Does the digitization of archives open a box of worms?


Recently, there has been a lot of debate about the future of the National Archives as part of the Central Vista project. Will the content be stored in temporary storage for safe keeping, or will some of the documents be transferred to temporary storage for public access? Suggestions have been made to allow partial digital access online even as archivists continue to digitize records to preserve them for posterity. In recent years, cultural institutions across the country have rushed to jump on the digitalization bandwagon – and the pandemic has only accelerated this need to combine technology and culture. Many custodians of heritage view successful digitization projects as a fantastic way to organize data, enable accessibility, and significantly create a repository that ensures accountability and security.

Often millions of public money are injected into these efforts. Take, for example, the National Mission for Manuscripts project (the pilot project was set up in 2006) to create a digital resource of manuscripts covering themes, aesthetics, scripts, illuminations and illustrations. However, the catalogs are mostly available in English and Hindi, creating an accessibility barrier for people, even though the digitized folios were written in a variety of ancient languages. Some state archives have digitized thousands of wallets, which are now on hard drives, made inaccessible in the absence of meaningful interfaces.

So what are these huge scan readers for? These are questions to which we must seek answers.

Read also: The gap between technology and craftsman

In the cultural domain of the GLAM sector (galleries, libraries, archives and museums), digitization takes various forms. Generally speaking, this is the process of collecting data in the form of words, visuals and audio-video material in digital formats. To give an example, the hundreds of artifacts in traditional museums will typically undergo a two-step scanning process, with each object digitally photographed in multiple ways and sometimes filmed. This is supplemented by information corresponding to the object in predetermined metadata standards. Cumulatively, all of this data is searchable, making it a powerful way to access, inform and educate people about art. Many public organizations make these databases accessible to everyone. “Open Access” in the digital world therefore means free access to both information and its unrestricted use for anyone, anywhere.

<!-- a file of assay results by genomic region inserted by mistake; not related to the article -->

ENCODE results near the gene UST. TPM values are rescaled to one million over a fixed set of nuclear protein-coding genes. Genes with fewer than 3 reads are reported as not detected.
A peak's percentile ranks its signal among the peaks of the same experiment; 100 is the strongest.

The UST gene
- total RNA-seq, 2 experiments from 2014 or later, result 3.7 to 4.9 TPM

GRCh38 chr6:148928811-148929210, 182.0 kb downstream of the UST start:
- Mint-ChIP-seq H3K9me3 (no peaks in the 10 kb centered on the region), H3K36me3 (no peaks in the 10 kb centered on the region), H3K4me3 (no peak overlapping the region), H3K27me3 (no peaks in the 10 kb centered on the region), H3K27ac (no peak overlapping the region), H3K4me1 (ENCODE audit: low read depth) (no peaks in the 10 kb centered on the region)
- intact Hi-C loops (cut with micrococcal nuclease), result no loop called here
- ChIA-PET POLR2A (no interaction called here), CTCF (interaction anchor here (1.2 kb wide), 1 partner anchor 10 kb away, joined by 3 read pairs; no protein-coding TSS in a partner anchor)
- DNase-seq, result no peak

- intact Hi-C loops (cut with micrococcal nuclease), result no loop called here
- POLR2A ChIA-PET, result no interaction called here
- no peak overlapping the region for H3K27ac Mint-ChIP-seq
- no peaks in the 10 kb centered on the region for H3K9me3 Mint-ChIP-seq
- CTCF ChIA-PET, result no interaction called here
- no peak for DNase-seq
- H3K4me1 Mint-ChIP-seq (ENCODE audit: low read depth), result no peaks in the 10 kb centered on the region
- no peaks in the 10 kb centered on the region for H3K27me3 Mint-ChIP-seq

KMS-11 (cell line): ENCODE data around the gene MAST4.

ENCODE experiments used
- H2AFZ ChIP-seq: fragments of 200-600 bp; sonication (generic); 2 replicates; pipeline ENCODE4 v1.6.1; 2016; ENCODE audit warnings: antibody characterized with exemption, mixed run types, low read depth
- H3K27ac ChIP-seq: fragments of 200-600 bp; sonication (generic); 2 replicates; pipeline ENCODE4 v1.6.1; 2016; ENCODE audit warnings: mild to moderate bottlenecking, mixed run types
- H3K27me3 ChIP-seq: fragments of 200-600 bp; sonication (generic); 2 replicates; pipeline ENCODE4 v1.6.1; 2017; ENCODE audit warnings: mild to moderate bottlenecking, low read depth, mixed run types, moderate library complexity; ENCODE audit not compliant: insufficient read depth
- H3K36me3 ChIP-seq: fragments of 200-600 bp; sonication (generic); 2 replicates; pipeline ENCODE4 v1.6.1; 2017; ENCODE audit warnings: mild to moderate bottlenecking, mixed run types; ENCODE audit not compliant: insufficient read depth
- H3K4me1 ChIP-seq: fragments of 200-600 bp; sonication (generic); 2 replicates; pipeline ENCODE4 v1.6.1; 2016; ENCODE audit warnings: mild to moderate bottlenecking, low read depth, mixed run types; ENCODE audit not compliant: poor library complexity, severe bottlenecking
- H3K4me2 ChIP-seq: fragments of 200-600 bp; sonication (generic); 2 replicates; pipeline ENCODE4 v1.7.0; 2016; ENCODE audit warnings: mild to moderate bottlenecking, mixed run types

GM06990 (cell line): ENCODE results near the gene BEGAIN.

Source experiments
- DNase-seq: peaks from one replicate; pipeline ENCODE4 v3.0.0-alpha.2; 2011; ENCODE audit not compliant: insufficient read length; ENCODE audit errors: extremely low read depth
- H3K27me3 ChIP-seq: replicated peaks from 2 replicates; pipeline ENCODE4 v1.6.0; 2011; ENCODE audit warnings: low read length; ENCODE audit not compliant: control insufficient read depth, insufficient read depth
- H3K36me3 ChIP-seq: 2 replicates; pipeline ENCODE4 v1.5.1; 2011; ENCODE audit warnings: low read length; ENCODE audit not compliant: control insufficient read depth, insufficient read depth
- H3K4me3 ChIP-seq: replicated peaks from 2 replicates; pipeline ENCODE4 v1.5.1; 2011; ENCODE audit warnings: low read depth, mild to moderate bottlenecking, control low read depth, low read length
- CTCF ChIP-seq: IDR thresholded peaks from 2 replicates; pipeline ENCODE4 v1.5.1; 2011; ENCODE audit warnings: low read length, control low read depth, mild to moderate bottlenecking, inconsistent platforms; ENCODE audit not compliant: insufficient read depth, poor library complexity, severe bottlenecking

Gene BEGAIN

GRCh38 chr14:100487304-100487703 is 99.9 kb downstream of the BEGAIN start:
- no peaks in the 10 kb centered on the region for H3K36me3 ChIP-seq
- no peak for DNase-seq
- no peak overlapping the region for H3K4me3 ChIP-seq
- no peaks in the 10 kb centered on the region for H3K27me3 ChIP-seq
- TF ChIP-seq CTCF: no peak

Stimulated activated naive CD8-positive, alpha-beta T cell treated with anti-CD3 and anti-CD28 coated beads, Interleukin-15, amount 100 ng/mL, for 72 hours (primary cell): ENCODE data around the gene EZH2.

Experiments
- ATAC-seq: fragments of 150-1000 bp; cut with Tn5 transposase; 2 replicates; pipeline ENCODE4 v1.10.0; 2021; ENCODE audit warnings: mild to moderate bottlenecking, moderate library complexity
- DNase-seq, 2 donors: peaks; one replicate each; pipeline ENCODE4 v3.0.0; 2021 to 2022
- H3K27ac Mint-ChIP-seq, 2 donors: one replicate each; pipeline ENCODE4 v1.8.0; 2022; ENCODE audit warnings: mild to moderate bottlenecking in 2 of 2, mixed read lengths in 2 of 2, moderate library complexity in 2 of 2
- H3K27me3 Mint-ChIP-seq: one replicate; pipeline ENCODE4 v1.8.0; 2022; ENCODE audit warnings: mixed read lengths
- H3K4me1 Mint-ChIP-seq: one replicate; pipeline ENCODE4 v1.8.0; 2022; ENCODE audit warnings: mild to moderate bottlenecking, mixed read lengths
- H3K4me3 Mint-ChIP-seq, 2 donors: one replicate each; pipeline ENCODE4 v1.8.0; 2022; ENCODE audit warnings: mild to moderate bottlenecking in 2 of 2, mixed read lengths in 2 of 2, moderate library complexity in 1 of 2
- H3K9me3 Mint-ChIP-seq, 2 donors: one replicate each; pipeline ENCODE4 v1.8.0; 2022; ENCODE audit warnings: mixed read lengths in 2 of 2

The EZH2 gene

Although apparently a great company, Open Access and its digitization in place expose particular dilemmas. Access to physical objects is one thing, but digital information is apparently borderless. Digitization raises ethical, legal and copyright complexities that all institutions must reflect on as they continue to fulfill their mandates. For example, indigenous communities sometimes have no say in how digital material from their material culture is used.

Take, for example, the 2018 Sarr-Savoie report commissioned by French President Emmanuel Macron, which describes at length the restitution of African cultural heritage. This was sparked by Marcon’s state visit to Africa in 2018, where an open statement hinted at a decolonization of French museums, which hold material from countries they had colonized or conquered. As part of the restitution process, the report recommends that material belonging to ethnic communities be fully digitized and made available as part of an open access digital initiative. While this might sound like a good idea, perhaps the decision should come from the communities themselves, as many artifacts can be sacred or sensitive. Difficult ethical and moral decisions continue to surface from a history of colonization and conquest.